The world at a glance ... Europe



Teeming with terrorists: Britain’s intelligence chief said that aggressive recruitment of teenagers by Islamic militants has boosted the number of suspected terrorists in Britain to an estimated 4,000. Islamic extremists are radicalizing, indoctrinating, and grooming young, vulnerable people to carry out acts of terrorism, said MI-5 chief Jonathan Evans, in his first public speech since taking charge of the agency last spring. Evans complained that because the number of Russian spies in Britain had barely dropped since the days of the Cold War, his agency was forced to divert precious resources to watching the Russians instead of tracking Islamic militants. Some British commentators suggested that the government was hyping the terrorist threat to gain support for a proposal to give police new powers to detain and question suspects.


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Touring the empire: Morocco recalled its ambassador from Spain this week after the Spanish king visited two Spanish cities in Africa in an assertion of Spanish sovereignty. King Juan Carlos toured Ceuta and Melilla, cities completely surrounded by Moroccan territory that have been Spanish holdings for 400 years—which is longer than Morocco has been an independent country. Morocco has long resented the Spanish enclaves, and thousands of Moroccans protested at the walls of the Spanish cities. Spain downplayed the dispute. I believe the situation will return to normal very quickly, said Spanish Interior Minister Alfredo Perez Rubalcaba.


Islamic extremists arrested: A Europe-wide anti-terror sweep this week netted 20 suspected Islamic militants from cells based in northern Italy. The suspects, mostly Tunisians, were arrested in Italy, Britain, France, and Portugal on charges of recruiting and training suicide bombers for missions in Iraq and Afghanistan. Some of the men possessed al-Qaida manuals on how to make bombs and poisons. Phone records indicated the group had been operating out of Italy since before 9/11. The central role of Milan and Lombardy in the panorama of Islamic militants has been confirmed, said Italy’s military police.


A European no-fly list? Europe should compile profiles of all air passengers, just as the U.S. does, the E.U.’s top justice official said this week. Justice Commissioner Franco Frattini released a plan to collect and store data—including names, addresses, and payment information—on anyone entering or leaving the E.U. by air. Terrorists will strike whenever, wherever, and with whatever means to make the most impact, Frattini said. We cannot be complacent. European leftists said they would urge their governments to reject the proposal, which they said could lead to abuses. Already today, the reality in the United States is that political activities like opposing the Iraq war lead to people getting on no-fly lists, said Silke Stokar, a member of parliament for Germany’s Greens.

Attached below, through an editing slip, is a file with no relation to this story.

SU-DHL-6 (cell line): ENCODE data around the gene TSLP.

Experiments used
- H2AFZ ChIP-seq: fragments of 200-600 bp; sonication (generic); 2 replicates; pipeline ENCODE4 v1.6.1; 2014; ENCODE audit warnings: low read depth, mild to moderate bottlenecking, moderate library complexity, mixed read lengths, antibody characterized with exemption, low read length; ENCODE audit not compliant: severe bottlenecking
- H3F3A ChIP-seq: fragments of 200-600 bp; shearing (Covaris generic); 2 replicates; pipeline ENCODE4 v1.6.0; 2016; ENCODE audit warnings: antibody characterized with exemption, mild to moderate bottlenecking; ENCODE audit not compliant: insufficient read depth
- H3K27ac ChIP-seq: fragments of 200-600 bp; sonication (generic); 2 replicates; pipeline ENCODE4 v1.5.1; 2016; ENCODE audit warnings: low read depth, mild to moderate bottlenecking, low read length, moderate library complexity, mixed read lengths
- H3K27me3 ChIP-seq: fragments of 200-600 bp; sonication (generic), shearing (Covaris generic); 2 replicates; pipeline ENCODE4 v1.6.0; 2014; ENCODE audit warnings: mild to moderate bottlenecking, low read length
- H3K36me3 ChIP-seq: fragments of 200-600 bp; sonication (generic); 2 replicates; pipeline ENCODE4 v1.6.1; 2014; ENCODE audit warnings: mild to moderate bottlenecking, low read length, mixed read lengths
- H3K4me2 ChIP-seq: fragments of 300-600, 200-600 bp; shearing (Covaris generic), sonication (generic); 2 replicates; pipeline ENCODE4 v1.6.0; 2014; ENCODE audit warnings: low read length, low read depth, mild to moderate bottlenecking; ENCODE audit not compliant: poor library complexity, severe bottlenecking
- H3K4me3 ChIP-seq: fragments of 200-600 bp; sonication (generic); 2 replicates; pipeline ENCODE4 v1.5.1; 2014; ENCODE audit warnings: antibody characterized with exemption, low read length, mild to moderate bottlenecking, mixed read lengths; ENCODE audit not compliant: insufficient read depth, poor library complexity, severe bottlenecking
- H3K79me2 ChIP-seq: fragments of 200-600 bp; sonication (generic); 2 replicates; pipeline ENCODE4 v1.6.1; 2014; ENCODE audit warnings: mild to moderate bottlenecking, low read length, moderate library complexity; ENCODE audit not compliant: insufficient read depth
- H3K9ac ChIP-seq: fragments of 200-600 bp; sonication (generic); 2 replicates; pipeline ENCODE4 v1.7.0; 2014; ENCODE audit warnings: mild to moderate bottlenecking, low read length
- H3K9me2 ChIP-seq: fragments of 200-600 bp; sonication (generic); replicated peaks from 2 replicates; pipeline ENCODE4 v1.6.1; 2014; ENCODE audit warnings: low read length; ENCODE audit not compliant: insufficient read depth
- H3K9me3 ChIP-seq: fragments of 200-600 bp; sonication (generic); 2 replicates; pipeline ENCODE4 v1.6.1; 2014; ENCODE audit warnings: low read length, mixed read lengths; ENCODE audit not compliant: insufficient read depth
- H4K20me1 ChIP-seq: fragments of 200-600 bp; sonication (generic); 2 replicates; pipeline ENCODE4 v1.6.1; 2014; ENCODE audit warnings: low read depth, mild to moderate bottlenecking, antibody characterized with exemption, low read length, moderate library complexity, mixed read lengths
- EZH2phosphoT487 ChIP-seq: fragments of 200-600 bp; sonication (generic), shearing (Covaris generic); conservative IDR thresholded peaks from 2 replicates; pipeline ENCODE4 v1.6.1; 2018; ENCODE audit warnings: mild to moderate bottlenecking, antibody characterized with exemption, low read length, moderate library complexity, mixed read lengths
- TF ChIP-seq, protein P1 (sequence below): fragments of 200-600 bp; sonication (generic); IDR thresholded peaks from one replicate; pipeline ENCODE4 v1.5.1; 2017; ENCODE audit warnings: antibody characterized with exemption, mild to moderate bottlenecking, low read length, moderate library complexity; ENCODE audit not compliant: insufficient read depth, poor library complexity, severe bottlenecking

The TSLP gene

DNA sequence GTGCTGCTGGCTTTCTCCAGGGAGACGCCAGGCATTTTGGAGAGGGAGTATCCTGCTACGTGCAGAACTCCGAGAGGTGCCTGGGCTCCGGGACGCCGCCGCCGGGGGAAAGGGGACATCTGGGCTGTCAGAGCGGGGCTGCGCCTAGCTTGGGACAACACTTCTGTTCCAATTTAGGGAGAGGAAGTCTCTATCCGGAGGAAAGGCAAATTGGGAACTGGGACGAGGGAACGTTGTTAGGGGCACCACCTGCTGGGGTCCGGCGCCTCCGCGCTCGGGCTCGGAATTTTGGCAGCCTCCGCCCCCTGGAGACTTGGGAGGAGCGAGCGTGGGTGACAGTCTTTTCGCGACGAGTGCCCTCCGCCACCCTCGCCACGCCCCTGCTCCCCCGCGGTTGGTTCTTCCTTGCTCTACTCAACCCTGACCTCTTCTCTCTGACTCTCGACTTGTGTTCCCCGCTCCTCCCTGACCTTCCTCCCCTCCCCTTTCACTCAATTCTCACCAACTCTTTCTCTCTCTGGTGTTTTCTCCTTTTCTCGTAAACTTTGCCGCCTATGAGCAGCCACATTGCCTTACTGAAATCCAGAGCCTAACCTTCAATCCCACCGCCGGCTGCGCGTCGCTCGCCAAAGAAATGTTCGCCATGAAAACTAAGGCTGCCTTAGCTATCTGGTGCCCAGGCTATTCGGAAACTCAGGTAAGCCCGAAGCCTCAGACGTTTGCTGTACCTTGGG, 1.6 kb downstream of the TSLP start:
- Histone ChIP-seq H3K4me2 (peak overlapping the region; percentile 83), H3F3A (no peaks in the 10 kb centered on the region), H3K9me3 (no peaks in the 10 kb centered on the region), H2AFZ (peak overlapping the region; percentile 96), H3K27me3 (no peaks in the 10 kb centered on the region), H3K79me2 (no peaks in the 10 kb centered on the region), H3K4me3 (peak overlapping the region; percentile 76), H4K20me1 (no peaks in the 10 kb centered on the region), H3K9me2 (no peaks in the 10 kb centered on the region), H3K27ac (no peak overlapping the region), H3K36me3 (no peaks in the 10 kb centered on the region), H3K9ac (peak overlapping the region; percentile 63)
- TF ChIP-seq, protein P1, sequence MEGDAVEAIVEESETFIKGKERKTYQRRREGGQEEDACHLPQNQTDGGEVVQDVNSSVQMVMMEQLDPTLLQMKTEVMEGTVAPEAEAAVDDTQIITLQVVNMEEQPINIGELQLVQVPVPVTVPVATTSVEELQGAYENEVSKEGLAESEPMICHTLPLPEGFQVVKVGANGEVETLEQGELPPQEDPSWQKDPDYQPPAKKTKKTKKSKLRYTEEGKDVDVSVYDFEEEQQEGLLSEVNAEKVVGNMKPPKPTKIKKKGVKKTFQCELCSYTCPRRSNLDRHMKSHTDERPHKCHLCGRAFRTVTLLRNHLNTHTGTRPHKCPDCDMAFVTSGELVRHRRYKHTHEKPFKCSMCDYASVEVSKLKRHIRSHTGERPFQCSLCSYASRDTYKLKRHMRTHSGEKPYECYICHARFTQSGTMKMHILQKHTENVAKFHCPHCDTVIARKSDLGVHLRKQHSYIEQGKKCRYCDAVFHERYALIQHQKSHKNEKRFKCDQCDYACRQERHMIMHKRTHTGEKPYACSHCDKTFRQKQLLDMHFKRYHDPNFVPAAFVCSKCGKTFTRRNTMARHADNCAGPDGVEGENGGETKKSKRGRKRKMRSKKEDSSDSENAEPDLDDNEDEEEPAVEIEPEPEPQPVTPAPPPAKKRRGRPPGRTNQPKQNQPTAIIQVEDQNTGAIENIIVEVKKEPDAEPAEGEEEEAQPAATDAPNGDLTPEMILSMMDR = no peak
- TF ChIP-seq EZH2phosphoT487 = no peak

Palermo, Italy

Mafia boss nabbed: The Sicilian Mafia has lost its top don for the second time in a year. Italian police this week arrested Salvatore Lo Piccolo and his son, Sandro, in a town outside Palermo as the elder Lo Piccolo was presiding over a summit meeting of Mafia dons. Lo Piccolo, 65, took over as capo last year after longtime chief Bernardo Provenzano was arrested. We are delighted with the arrest, said Palermo’s chief prosecutor, Francesco Messineo. It will be a severe blow to the Mafia and its grip on the city of Palermo. Many analysts went even further. Who is the head of the Mafia now? There is none, said Rome’s La Repubblica. Nobody has enough influence at the moment to become everyone’s boss.


Who needs a prime minister? Belgium broke a national record this week for the longest time it has existed without a government. Five months after parliamentary elections, the two parties that took the largest shares of votes still have not worked out a coalition agreement. Neither the Christian Democrats nor the Liberals have enough seats to govern alone, and both are internally divided between their Flemish-speaking and French-speaking wings. A key issue dividing the two parties involves the rights of French speakers in the Flemish suburbs of Brussels. The previous record for Belgium’s having no government was set in 1988, when then–Prime Minister Wilfried Martens took 148 days to form a coalition.

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